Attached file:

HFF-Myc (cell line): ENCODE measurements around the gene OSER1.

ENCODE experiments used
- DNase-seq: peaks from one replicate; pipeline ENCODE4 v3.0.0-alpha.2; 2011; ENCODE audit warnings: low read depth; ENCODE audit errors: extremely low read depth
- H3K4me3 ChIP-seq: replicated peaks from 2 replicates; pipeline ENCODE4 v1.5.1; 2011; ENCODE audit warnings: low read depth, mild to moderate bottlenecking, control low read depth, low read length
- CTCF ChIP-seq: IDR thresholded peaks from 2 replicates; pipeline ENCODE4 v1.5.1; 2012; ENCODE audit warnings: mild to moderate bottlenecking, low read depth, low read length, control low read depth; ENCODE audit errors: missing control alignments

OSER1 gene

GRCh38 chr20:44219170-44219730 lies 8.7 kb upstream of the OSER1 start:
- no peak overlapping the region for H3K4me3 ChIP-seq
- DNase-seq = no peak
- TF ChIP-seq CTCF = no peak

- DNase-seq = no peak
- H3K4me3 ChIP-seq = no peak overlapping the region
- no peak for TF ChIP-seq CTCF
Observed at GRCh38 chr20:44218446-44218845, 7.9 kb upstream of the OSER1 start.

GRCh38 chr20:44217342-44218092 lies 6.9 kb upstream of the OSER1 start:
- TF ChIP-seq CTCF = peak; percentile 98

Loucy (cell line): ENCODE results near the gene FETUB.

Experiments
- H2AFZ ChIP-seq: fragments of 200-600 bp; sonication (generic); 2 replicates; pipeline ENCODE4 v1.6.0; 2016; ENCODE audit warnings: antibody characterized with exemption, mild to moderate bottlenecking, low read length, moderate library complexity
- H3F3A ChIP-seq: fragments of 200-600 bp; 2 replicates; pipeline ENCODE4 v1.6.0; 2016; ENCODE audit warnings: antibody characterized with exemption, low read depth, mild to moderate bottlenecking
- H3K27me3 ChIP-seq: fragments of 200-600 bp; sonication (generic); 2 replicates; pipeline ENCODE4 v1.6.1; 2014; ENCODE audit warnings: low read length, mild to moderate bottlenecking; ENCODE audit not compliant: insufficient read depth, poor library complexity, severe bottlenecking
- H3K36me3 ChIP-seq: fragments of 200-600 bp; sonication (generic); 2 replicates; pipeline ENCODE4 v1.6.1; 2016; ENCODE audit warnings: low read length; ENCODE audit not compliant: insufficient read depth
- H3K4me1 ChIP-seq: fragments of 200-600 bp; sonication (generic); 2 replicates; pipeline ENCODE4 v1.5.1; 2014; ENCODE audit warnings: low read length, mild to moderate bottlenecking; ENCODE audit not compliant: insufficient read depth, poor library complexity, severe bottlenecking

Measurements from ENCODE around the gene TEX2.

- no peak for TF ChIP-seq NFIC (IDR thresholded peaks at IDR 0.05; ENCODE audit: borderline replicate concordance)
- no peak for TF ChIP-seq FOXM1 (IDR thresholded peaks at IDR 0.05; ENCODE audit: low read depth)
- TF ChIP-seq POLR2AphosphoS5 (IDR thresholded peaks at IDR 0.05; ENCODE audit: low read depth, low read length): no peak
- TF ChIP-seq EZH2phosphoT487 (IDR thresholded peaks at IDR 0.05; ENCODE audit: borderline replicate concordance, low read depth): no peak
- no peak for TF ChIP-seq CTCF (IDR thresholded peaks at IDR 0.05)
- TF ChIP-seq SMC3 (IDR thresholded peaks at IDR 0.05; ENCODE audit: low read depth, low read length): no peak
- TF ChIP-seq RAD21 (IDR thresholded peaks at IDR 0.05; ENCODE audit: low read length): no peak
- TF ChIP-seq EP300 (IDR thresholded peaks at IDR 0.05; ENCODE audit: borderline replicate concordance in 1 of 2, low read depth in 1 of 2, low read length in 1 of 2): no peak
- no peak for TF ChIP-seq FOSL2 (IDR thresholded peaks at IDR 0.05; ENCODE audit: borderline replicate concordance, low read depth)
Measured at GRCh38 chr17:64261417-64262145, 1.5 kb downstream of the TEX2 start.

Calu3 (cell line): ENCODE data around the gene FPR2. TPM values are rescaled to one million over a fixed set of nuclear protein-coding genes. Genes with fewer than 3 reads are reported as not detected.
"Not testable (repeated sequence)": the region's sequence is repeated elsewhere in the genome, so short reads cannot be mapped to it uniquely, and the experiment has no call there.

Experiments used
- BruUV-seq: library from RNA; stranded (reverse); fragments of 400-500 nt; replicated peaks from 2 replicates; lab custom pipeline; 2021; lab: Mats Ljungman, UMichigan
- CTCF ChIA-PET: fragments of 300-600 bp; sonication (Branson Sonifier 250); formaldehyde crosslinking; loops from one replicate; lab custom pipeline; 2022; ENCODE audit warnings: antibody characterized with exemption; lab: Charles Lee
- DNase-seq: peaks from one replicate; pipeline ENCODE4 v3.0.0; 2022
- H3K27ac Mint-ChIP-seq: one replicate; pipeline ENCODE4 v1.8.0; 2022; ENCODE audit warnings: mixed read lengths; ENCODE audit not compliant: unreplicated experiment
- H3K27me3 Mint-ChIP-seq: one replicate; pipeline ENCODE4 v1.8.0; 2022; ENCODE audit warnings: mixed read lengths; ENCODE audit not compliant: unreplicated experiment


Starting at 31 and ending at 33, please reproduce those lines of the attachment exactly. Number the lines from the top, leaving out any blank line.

- TF ChIP-seq RAD21 (IDR thresholded peaks at IDR 0.05; ENCODE audit: low read length): no peak
- TF ChIP-seq EP300 (IDR thresholded peaks at IDR 0.05; ENCODE audit: borderline replicate concordance in 1 of 2, low read depth in 1 of 2, low read length in 1 of 2): no peak
- no peak for TF ChIP-seq FOSL2 (IDR thresholded peaks at IDR 0.05; ENCODE audit: borderline replicate concordance, low read depth)